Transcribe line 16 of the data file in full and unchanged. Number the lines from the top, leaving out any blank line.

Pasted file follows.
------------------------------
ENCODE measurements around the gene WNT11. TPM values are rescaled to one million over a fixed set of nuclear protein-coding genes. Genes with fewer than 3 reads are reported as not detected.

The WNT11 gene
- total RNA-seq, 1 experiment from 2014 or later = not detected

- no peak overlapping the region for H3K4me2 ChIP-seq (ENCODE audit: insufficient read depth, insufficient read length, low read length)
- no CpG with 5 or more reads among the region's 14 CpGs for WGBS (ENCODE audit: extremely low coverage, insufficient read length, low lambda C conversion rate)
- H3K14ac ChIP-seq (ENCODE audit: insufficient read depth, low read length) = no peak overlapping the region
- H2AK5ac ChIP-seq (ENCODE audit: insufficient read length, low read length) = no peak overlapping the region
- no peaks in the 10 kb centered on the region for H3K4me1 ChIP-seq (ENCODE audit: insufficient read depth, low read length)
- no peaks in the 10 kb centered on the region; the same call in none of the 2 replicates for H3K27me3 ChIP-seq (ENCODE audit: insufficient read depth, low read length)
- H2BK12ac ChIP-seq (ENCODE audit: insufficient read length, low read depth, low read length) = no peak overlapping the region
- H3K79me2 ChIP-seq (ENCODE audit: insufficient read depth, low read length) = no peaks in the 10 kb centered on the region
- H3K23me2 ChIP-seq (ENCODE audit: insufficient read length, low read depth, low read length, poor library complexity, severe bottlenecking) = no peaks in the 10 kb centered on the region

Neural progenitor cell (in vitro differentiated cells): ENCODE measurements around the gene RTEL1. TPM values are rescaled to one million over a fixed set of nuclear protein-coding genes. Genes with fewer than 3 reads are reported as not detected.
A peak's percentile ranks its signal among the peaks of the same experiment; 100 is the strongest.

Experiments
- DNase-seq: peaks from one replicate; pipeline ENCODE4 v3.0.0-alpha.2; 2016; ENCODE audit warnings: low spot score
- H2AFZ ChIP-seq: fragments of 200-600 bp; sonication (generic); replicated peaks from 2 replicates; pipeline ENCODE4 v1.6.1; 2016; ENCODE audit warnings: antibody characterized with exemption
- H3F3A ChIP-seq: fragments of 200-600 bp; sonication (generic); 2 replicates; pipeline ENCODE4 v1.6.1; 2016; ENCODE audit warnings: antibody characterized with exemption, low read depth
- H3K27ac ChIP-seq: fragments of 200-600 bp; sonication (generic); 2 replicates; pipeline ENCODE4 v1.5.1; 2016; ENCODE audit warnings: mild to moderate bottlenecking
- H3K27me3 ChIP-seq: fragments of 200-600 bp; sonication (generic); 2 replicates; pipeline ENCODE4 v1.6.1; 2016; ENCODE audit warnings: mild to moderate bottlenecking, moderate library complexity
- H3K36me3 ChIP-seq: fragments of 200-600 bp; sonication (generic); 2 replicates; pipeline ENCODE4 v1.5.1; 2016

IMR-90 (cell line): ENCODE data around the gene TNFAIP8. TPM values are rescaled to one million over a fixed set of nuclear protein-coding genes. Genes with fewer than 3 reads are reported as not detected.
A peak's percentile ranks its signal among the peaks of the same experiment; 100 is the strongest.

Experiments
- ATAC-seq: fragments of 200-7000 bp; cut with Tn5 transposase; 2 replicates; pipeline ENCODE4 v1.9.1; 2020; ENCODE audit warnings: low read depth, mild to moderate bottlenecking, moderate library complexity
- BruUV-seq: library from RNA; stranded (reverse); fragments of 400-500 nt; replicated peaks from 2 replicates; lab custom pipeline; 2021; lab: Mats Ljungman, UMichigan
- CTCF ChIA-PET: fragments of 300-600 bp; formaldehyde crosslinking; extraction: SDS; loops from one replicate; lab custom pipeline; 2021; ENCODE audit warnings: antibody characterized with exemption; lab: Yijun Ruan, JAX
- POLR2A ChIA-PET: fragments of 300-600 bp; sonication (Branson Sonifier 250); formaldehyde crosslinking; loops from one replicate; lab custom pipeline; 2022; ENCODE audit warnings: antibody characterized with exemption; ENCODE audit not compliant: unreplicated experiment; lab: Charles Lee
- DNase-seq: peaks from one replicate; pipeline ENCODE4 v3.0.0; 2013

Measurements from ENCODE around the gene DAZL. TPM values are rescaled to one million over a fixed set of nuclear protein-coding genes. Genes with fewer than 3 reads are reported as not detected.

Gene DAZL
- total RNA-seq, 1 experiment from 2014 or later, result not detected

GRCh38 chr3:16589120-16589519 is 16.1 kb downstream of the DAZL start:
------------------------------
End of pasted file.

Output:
- DNase-seq: peaks from one replicate; pipeline ENCODE4 v3.0.0-alpha.2; 2016; ENCODE audit warnings: low spot score